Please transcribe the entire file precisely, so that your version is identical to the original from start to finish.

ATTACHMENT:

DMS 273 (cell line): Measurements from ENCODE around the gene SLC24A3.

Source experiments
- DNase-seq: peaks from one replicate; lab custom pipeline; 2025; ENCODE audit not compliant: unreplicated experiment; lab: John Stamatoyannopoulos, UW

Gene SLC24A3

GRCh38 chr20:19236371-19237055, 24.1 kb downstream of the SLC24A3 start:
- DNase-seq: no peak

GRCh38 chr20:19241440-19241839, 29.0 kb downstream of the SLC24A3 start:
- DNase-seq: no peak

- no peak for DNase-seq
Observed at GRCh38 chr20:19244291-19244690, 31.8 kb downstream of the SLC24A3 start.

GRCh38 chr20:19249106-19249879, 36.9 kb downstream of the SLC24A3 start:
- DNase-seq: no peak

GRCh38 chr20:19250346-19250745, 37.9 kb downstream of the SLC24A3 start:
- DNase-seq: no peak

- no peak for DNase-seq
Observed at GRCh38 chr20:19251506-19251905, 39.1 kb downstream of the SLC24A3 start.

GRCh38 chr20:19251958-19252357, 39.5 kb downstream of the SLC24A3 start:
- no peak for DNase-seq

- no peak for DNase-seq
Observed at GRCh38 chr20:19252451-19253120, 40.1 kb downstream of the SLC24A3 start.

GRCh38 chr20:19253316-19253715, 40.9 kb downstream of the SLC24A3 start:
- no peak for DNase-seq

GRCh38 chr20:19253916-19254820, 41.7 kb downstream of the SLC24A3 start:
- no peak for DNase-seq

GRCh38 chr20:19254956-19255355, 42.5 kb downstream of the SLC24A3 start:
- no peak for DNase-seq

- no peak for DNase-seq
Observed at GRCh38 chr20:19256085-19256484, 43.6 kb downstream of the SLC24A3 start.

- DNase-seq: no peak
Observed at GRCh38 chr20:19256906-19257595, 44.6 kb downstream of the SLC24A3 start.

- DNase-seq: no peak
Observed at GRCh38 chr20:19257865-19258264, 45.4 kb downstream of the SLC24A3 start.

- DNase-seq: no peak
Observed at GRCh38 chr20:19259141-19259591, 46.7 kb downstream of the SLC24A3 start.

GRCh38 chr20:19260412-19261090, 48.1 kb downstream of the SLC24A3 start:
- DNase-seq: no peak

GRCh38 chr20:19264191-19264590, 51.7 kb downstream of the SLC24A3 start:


DMS 273 (cell line): Measurements from ENCODE around the gene SLC24A3.

Source experiments
- DNase-seq: peaks from one replicate; lab custom pipeline; 2025; ENCODE audit not compliant: unreplicated experiment; lab: John Stamatoyannopoulos, UW

Gene SLC24A3

GRCh38 chr20:19236371-19237055, 24.1 kb downstream of the SLC24A3 start:
- DNase-seq: no peak

GRCh38 chr20:19241440-19241839, 29.0 kb downstream of the SLC24A3 start:
- DNase-seq: no peak

- no peak for DNase-seq
Observed at GRCh38 chr20:19244291-19244690, 31.8 kb downstream of the SLC24A3 start.

GRCh38 chr20:19249106-19249879, 36.9 kb downstream of the SLC24A3 start:
- DNase-seq: no peak

GRCh38 chr20:19250346-19250745, 37.9 kb downstream of the SLC24A3 start:
- DNase-seq: no peak

- no peak for DNase-seq
Observed at GRCh38 chr20:19251506-19251905, 39.1 kb downstream of the SLC24A3 start.

GRCh38 chr20:19251958-19252357, 39.5 kb downstream of the SLC24A3 start:
- no peak for DNase-seq

- no peak for DNase-seq
Observed at GRCh38 chr20:19252451-19253120, 40.1 kb downstream of the SLC24A3 start.

GRCh38 chr20:19253316-19253715, 40.9 kb downstream of the SLC24A3 start:
- no peak for DNase-seq

GRCh38 chr20:19253916-19254820, 41.7 kb downstream of the SLC24A3 start:
- no peak for DNase-seq

GRCh38 chr20:19254956-19255355, 42.5 kb downstream of the SLC24A3 start:
- no peak for DNase-seq

- no peak for DNase-seq
Observed at GRCh38 chr20:19256085-19256484, 43.6 kb downstream of the SLC24A3 start.

- DNase-seq: no peak
Observed at GRCh38 chr20:19256906-19257595, 44.6 kb downstream of the SLC24A3 start.

- DNase-seq: no peak
Observed at GRCh38 chr20:19257865-19258264, 45.4 kb downstream of the SLC24A3 start.

- DNase-seq: no peak
Observed at GRCh38 chr20:19259141-19259591, 46.7 kb downstream of the SLC24A3 start.

GRCh38 chr20:19260412-19261090, 48.1 kb downstream of the SLC24A3 start:
- DNase-seq: no peak

GRCh38 chr20:19264191-19264590, 51.7 kb downstream of the SLC24A3 start: